Parents as Mentors
June 8th, 2010
Allison McWilliams, Ph.D. and Wake Forest alumnae, is our director of the new Mentoring Resource Center at Wake Forest University. She wrote the following to guide parents to effectively mentor their children, advice we are frequently asked for by parents of college students and recent graduates.
Can a parent mentor his own child? Absolutely, yes! In fact parents, often without realizing it, serve as informal mentors to their children throughout their lives, due to sheer proximity as role models; children watch their parents to see how they make decisions, how they deal with pressure and positive and negative feedback, as well as listening to their advice and guidance. However, should a parent take the extra step to more formally mentor his own child? It depends. This type of a relationship can be enormously rewarding, both for the student and for the parent. But it is a relationship that requires dedicated time and energy. Mentors, whether they are parents, community members, peers, or others, purposefully model certain skills, including:
- Asking thoughtful and thought-provoking questions
- Actively listening
- Behaving as a role model
- Providing objective feedback and guidance
If you are a parent who wants to serve in a more formal capacity as a mentor to your child, you should first ask if you are best equipped to fulfill this role. Is your relationship with your child one that will allow you to actively listen, to ask thought-provoking questions, and to provide objective feedback, without trying to “fix” the situation for your child, or to push him in the direction you want him to go (as opposed to helping him get to where he wants to go)? If the answer is perhaps not, then sometimes the best thing that a parent can do is to seek out another person to mentor the student. If the answer is Yes, then as with any mentoring relationship, there are some basic guiding principles:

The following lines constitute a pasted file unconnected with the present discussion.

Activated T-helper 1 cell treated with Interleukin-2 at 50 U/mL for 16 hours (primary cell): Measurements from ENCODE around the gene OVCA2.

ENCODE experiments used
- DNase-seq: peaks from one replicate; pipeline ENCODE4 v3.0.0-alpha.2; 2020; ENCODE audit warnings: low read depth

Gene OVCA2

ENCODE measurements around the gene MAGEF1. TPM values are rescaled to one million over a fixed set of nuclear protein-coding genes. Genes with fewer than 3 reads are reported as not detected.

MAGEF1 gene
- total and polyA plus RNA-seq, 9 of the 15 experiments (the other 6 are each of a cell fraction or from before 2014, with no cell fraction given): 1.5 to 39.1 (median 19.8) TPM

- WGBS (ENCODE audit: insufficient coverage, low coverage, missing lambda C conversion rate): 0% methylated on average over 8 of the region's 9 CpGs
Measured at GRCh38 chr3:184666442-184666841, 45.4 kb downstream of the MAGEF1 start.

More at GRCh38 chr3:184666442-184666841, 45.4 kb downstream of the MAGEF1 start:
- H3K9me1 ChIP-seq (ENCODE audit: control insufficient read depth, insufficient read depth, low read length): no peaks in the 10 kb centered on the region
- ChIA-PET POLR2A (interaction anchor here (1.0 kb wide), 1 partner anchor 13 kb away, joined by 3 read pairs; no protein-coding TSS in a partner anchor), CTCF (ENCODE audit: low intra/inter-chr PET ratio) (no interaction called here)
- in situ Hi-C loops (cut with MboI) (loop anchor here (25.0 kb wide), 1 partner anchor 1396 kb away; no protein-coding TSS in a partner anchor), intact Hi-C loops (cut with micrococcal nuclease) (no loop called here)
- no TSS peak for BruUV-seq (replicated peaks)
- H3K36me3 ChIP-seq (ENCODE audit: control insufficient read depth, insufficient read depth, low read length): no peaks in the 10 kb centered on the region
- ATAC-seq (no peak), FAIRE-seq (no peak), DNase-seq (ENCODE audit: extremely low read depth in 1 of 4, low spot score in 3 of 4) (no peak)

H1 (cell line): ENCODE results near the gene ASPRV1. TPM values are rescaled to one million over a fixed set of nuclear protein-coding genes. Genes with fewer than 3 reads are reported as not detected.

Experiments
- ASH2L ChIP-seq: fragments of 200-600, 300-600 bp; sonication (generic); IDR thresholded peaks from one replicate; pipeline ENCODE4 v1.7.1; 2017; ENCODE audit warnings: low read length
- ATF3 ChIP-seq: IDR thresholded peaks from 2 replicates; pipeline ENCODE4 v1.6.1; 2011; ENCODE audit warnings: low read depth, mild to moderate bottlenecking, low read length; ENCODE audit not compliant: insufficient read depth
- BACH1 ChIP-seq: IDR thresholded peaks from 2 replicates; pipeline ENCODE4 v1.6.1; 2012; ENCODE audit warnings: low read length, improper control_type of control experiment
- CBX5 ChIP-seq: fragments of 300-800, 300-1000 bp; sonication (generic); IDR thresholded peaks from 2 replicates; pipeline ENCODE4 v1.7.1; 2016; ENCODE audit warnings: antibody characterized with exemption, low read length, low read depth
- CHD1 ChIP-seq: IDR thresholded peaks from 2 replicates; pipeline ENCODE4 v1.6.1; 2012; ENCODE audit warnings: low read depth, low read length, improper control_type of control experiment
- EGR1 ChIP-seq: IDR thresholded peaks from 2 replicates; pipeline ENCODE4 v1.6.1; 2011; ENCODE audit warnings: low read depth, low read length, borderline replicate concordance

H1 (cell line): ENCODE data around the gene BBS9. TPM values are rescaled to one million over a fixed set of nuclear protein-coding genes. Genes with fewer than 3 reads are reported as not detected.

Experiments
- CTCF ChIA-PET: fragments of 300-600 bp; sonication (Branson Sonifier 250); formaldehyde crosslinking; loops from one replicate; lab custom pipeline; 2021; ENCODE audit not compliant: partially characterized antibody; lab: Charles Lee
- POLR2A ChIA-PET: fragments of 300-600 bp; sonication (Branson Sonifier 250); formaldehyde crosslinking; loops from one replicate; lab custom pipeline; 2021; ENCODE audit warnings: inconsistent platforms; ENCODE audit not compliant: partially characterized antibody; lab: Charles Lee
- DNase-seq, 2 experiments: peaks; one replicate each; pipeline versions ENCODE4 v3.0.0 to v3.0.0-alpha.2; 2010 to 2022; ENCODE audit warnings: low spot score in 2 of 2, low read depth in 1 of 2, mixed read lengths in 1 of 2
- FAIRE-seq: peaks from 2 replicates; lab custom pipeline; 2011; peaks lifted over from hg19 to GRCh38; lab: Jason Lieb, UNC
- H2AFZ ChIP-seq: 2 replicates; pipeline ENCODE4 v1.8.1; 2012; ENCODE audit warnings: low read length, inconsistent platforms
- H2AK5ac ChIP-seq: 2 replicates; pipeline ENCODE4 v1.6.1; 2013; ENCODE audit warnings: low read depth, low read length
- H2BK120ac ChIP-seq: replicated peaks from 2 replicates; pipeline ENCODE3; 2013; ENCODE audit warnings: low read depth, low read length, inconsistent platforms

1. Set up regular one-on-one meetings that are dedicated to the relationship. Clearly, at this point you will need to get agreement from the student that he desires to take part in this process as well. Don’t force it.
2. Set goals and a timeline for the relationship. How often will you meet? When will the formal relationship end?
3. Facilitate a mentoring conversation during the meetings. A mentoring conversation is based on the principles of experiential learning:
- What is the current situation? (Where is the student now?)
- What is the desired state/goal? (Where would the student like to be in the future?)
- What is the action plan to achieve the desired state/goal?
- What happened? Why? What is the new current situation?
4. Periodically evaluate the relationship. At the end of each meeting it is good to do a short “debrief”: What was discussed? What are the goals for the next meeting? Were the goals for this meeting accomplished? This provides both immediate feedback as well as clarity on next steps. Additionally, it is useful to take a step back every few months and evaluate whether and how the relationship is working.
5. Bring closure to the relationship. Obviously, a parent is not going to “bring closure” to his relationship with his child. But there should be an identified end point to the formal mentoring relationship, whether it is six months, a year, two years, once the student graduates from college, etc. Use this opportunity to celebrate what you have accomplished together, and allow the relationship to move into a more informal phase.
Some possible conversation starters:
- Discuss the student’s favorite class, clubs and/or projects
- Have the student write her “headline”: In 10 years from now, what will be said about her?
- Work on a list of dream careers, and then find people in those fields to talk to about what their jobs are, how they got there and words of perspective or advice
- Find a book to read together and discuss
- Use examples from current events to talk about professionalism, leadership, ethics, character, values, decision-making
Some Mentoring Resources:
Ann Rolfe is an Australian who runs her own consulting business, and has an excellent website of resources. Some of it you have to pay for, but a good bit of it is free and worth checking out: http://mentoring-works.com/
Look up “mentoring” on Amazon.com and you will find over 5,000 results, many of them quite good. Just to pick two worth checking out:
- Lois Zachary, The Mentor’s Guide: Facilitating Effective Learning Relationships
- W. Brad Johnson and Charles R. Ridley, The Elements of Mentoring
Category: Tips for Parents